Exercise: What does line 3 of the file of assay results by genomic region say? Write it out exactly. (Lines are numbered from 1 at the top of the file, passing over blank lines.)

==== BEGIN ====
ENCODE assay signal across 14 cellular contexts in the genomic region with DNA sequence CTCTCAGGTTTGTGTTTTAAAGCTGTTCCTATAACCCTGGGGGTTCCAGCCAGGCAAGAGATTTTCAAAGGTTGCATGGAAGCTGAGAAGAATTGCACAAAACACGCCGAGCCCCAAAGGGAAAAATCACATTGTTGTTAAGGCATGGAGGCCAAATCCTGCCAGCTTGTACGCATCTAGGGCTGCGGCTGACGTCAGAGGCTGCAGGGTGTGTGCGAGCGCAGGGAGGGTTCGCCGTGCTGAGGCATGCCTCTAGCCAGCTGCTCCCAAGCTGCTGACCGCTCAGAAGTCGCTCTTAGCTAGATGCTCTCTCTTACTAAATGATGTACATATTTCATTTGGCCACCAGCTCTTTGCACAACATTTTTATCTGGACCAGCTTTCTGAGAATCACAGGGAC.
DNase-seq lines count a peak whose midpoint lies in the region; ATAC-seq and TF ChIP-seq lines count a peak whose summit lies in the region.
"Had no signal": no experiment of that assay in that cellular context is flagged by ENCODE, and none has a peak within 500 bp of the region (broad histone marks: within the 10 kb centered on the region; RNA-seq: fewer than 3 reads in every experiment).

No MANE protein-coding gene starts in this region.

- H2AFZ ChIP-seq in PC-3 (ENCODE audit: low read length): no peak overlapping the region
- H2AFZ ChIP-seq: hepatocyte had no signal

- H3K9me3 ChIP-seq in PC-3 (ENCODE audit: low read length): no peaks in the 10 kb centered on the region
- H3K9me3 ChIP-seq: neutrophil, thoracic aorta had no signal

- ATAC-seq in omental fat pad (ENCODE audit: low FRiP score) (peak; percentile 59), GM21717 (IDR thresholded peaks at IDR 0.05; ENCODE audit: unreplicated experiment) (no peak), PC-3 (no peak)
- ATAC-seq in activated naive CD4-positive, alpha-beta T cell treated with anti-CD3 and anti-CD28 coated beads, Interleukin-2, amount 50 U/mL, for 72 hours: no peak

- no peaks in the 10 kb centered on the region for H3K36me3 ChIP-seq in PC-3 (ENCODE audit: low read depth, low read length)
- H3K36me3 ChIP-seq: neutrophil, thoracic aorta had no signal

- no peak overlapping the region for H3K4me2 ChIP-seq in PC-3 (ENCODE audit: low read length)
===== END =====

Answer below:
"Had no signal": no experiment of that assay in that cellular context is flagged by ENCODE, and none has a peak within 500 bp of the region (broad histone marks: within the 10 kb centered on the region; RNA-seq: fewer than 3 reads in every experiment).